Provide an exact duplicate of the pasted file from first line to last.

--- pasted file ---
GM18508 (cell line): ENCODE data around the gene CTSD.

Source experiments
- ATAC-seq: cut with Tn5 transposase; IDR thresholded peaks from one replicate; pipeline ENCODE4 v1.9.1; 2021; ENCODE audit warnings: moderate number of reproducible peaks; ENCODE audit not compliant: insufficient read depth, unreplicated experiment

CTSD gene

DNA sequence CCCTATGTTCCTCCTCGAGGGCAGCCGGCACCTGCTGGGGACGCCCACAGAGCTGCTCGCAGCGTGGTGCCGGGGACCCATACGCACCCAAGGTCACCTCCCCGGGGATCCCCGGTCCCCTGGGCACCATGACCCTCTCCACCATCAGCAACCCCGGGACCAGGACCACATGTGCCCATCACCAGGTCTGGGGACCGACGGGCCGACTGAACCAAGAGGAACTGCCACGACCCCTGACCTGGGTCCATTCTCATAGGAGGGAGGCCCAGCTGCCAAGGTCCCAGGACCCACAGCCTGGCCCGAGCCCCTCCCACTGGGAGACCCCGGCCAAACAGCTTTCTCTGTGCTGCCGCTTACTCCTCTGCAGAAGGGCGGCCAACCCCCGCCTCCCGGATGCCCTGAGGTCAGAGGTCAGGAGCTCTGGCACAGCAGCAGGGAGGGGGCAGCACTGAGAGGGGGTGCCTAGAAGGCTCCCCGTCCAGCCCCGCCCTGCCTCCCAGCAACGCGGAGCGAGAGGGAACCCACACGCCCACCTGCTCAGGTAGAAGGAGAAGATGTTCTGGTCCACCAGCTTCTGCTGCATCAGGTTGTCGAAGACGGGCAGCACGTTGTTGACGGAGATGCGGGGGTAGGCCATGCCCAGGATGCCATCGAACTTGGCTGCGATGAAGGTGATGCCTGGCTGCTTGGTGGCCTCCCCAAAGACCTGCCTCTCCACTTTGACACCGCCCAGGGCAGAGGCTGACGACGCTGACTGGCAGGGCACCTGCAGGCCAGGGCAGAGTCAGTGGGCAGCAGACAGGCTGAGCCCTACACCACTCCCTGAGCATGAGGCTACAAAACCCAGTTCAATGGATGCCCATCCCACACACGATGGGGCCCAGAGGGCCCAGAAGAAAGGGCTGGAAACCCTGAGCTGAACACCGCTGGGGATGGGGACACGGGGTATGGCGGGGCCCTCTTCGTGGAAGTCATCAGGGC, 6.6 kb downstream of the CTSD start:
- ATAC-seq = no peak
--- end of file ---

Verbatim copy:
GM18508 (cell line): ENCODE data around the gene CTSD.

Source experiments
- ATAC-seq: cut with Tn5 transposase; IDR thresholded peaks from one replicate; pipeline ENCODE4 v1.9.1; 2021; ENCODE audit warnings: moderate number of reproducible peaks; ENCODE audit not compliant: insufficient read depth, unreplicated experiment

CTSD gene

DNA sequence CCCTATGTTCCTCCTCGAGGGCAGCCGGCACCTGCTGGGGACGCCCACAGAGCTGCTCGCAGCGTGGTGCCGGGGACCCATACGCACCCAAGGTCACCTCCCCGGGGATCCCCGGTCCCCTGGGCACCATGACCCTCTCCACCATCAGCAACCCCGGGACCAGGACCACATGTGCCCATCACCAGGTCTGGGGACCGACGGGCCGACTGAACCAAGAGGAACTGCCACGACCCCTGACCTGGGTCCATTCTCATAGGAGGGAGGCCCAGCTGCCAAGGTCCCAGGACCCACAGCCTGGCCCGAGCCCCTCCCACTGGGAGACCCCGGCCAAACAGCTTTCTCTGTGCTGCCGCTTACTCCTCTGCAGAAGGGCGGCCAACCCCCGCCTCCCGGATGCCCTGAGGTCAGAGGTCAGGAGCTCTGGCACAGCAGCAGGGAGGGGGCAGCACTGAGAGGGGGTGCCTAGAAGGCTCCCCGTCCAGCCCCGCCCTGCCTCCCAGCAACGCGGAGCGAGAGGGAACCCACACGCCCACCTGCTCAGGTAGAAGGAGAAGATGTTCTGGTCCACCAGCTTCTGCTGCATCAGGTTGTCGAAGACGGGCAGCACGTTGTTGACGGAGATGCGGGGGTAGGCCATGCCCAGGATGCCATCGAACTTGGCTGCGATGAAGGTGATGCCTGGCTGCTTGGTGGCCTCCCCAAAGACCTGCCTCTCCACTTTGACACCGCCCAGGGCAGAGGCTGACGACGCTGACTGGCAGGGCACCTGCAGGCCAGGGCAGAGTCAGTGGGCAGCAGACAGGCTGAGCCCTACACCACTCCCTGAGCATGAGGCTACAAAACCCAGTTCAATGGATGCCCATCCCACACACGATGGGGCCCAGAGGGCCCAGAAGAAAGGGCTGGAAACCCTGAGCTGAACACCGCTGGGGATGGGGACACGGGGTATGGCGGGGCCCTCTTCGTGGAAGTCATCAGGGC, 6.6 kb downstream of the CTSD start:
- ATAC-seq = no peak